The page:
Benny Sela's Escape / The whole land is afraid
Friday night, we went to a friend's house for dinner, and en route, we heard the 8 P.M. news. From the radio report, we understood that all of Tel Aviv is terrified: No one enters and no one leaves. And for us, too, danger awaited at every corner of the darkened road. She clutched my hand, and I stroked her arm. Only together could we survive the difficult days ahead.
Did we really need the rapist's leap in order to reveal the Israel Police in all its nakedness? Did we really need this Benny Sela, who drops his pants in order to catch our police with their pants down? For anyone who did not yet know, now you know: This is not, thankfully, a police state; it is, disastrously, a no-police state. It sometimes seems as if cardboard cutouts at the crossroads have more deterrent effect than the policemen themselves, whose presence is missing.
Since Ariel Sharon went into a coma, there have not been this many talkbacks on Internet news sites - about 2,000 per site. That is what happens when people fall asleep on guard duty, and thousands of citizens wake up from their sleep and see the reality of their lives as it is: frightening.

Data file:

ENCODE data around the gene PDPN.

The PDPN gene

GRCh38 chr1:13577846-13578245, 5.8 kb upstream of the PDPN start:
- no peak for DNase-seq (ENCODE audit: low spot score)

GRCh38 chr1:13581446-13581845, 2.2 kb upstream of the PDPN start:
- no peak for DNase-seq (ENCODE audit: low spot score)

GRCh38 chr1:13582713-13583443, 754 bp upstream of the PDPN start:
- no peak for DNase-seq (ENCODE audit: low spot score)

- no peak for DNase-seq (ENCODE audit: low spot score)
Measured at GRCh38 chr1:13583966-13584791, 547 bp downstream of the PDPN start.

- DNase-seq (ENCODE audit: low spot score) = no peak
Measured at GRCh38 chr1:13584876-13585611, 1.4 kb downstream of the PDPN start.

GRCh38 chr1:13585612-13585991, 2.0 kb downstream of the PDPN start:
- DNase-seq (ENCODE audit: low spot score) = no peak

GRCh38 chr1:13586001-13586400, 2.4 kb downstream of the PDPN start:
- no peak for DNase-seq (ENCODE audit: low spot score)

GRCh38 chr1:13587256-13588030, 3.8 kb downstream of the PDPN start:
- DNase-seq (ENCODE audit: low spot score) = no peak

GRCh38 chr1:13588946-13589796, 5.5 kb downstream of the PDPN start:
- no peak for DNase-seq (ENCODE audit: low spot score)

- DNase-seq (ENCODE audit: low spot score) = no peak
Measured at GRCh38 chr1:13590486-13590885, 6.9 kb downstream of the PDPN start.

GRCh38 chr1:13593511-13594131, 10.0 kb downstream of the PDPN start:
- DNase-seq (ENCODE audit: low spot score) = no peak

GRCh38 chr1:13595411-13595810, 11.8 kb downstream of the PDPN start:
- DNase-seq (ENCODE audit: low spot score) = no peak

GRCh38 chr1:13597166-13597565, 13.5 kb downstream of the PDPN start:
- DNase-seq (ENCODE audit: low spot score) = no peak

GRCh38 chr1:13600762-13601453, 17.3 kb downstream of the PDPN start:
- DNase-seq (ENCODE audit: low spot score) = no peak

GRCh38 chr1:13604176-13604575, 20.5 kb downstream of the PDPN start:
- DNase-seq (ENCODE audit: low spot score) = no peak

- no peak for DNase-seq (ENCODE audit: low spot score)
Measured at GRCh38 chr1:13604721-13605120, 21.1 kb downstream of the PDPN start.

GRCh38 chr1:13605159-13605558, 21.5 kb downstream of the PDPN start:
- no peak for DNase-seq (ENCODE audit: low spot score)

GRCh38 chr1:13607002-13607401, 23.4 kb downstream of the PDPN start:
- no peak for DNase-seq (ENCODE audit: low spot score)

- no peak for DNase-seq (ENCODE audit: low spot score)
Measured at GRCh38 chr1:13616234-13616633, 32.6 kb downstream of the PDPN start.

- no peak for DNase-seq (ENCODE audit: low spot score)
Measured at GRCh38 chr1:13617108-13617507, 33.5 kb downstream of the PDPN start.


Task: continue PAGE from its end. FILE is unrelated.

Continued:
Now they will say "How shocking!" and they will demand that heads roll, and another commission of inquiry will be set up. And until the rapist is caught, or until the next scandal - whichever comes first - the affair du jour will feed the wolves. The police commissioner will lavish explanations and the responsible minister will look grave; and the weary Ehud Olmert, Amir Peretz and Dan Halutz will enjoy a temporary respite.
Had Sela not escaped, they would have had to invent his escape. Instead of Public Security Minister Avi Dichter telling the three how they should stop the Qassam rockets, thereby improving our external security, they will tell him how dangerous criminals should be arrested, thereby improving our internal security.
It is not just Katyusha rockets in the North and Qassams in the South; even the safe and apathetic center has now received its portion of dread. The whole land is afraid. The bubble has finally burst, and Tel Aviv's fate is like that of Kiryat Shmona and Sderot. Even the big city is now maddened with its own fears.
This is Tel Aviv's day. We will remember this day, and also those who inflame the hysteria so that it does not die down quickly. Only thus will we escape for a few days from the real threats - and that will be our gain.
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